- Turkish President Recep Tayyip Erdogan has been threatening to leave NATO and the West behind for a long time, but he really doesn’t have other good options.
- Turkey engages in several behaviours that the rest of NATO finds unhelpful or downright toxic.
- US President Donald Trump’s sanctions on Turkey have tanked its economy – but instead of making good on the threats to walk, Turkey is holding on for dear life.
- Turkey’s economy has been poorly managed and relies on huge influxes of cash, which other potential allies like Russia or Iran just can’t provide.
Turkish President Recep Tayyip Erdogan, now feuding with his NATO ally US President Donald Trump, wrote an op-ed article in The New York Times on Friday painting his country as the victim of bullying from the US that could result in Ankara “looking for new friends and allies.”
Turkey’s economic woes are partly caused by a dispute over the fate of Andrew Brunson, an American pastor whose release Trump reportedly lobbied unsuccessfully for, prompting US sanctions that are contributing to the crisis.
Turkey has cosy relations with Russia and Iran, and Erdogan’s suggestion that Ankara could find “new friends” seems tailor-made to bring fear to European and North American capitals.
But according to Jonathan Eyal, the international director of the Royal United Services Institute, Turkey has long been looking for other friends and allies, and that’s part of the problem.
“Turkey has no intention of respecting the American sanctions on Iran,” Eyal told Business Insider. “It has also said it respects none of the American priorities in Syria. It has offered to buy Russian missiles and other equipment.”
He added: “At every count and on every part, it’s gone against not only the US interests, but the interests of the Western alliance.”
Turkey’s on-again, off-again proposal to buy Russian missile defences, for example, shows how the country has frequently courted over-the-line behaviour much to the anger of NATO.
If Turkey were to buy Russian missile defences, Russia would get a window into NATO’s first line of defence. With the US’s trillion-dollar F-35 stealth jet coming online specifically as an effort to defeat Russian defences in the case of war, this represents a hard red line, and Congress has acted accordingly by banning the sale of F-35s to Turkey.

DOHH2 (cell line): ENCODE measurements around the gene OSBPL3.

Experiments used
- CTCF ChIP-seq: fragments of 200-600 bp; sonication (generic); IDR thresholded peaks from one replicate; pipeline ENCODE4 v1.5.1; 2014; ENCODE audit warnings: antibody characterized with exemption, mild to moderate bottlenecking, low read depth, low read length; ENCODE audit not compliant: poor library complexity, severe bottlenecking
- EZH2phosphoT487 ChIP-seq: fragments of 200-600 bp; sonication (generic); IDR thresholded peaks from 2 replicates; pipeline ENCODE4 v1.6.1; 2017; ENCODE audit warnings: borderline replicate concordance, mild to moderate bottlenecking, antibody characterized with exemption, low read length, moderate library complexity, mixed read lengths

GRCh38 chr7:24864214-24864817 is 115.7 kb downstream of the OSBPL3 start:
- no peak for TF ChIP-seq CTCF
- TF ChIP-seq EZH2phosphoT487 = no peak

Erdogan’s back is against the wall
If Erdogan were to follow through on his threat to leave NATO, he would open a gaping hole in the alliance and possibly give Russia yet another strategic inroad to influence Europe. But it would most likely only further isolate Ankara from the prosperous West.
“When the Turkish lira collapsed, so did the Russian ruble,” Eyal said, as Russia has invested heavily in Turkey. “If Erdogan wants to shake hands as friends in poverty with [Russian President Vladimir] Putin, he’s welcome to do it.”
Trump’s sanctions on Turkey alone almost certainly didn’t tank the lira, as sanctions rarely have so profound an effect – instead, it’s Turkey’s mismanaged economy that relies on huge influxes of outside cash as inflation rises and Erdogan resists combating it with higher interest rates because he ideologically opposes it.
Possible other friends for Turkey, like Russia and Iran, just don’t have the cash to bail out Ankara. China might, but it would insist on its own terms, which a fiercely independent Erdogan might not accept.
Empty NATO threats
Even Russia doesn’t believe Erdogan’s veiled threat to leave NATO.
“We’re not building illusions along with these relations,” Frants Klintsevich, a member of the defence and security committee in Russia’s upper house of parliament, said of Russia’s recent closeness to Turkey, according to Bloomberg.
Jim Townsend, a NATO expert at the Center for a New American Security, told Business Insider: “Turkey will always remain in NATO. Turkey gains nothing by leaving NATO. They can leave NATO if they want, but they’re not going to.”
As Turkey is not a member of the European Union, its only real input to Europe’s security posture comes from its participation in NATO, Townsend said. Meanwhile, Turkey conducts most of its trade with Europe.
Without a credible source of alternative military or financial backing, Turkey is now faced with a binary choice, according to Eyal.
“The only way this could be resolved now is either the US is going to climb down and accept some sort of deal, or Erdogan will have to lose face, big time,” he said.
But with the US economy doing well and Turkey’s economy and prospects quickly tanking, Erdogan has little room to manoeuvre. He has plenty of reason to wish for mercy from the US, but little reason to expect it unless it falls in line with the US’s calls to release Brunson and drop the Russian missiles.
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